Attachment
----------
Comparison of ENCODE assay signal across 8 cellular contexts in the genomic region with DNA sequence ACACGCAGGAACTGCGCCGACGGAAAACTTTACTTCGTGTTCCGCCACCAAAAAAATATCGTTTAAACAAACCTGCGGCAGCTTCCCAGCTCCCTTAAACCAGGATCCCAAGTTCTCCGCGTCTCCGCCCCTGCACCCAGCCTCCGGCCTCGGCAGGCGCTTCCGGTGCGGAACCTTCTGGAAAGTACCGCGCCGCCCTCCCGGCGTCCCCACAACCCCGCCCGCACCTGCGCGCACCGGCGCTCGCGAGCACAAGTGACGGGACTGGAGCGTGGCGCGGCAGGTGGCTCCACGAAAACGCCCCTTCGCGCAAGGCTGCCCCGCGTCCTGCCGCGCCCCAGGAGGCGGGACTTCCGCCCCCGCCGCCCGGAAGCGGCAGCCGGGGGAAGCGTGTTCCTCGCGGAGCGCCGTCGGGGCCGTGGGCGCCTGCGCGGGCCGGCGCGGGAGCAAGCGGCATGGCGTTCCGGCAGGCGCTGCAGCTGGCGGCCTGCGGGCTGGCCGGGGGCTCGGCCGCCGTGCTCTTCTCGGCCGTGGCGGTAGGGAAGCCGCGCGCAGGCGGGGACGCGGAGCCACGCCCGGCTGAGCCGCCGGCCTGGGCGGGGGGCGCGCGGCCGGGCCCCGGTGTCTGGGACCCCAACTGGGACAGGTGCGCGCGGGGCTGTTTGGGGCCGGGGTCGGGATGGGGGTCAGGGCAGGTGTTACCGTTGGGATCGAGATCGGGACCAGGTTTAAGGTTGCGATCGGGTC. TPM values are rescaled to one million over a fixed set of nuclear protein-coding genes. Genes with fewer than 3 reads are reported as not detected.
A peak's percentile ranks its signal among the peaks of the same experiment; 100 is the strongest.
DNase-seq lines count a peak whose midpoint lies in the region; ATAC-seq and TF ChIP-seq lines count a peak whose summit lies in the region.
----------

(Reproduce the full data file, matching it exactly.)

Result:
Comparison of ENCODE assay signal across 8 cellular contexts in the genomic region with DNA sequence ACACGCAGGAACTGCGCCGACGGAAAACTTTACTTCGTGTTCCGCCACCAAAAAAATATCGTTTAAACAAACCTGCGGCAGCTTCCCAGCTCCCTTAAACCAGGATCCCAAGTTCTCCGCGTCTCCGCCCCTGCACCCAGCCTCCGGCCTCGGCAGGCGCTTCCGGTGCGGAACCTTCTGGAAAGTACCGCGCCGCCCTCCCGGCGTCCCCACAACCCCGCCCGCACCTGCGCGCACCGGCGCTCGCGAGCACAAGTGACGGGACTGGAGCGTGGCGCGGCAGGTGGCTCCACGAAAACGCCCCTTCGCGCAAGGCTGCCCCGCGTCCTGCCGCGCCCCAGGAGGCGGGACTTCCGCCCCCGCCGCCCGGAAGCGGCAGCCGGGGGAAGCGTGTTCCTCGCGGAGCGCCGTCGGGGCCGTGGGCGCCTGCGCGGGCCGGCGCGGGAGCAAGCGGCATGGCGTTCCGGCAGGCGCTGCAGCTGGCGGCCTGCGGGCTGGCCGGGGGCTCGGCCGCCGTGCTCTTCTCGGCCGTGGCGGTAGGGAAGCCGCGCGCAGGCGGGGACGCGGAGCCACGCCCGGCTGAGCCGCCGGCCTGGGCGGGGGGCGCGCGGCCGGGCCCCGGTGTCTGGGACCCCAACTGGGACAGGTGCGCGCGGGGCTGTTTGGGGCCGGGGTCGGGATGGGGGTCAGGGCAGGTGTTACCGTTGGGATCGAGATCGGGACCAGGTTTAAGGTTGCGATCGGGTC. TPM values are rescaled to one million over a fixed set of nuclear protein-coding genes. Genes with fewer than 3 reads are reported as not detected.
A peak's percentile ranks its signal among the peaks of the same experiment; 100 is the strongest.
DNase-seq lines count a peak whose midpoint lies in the region; ATAC-seq and TF ChIP-seq lines count a peak whose summit lies in the region.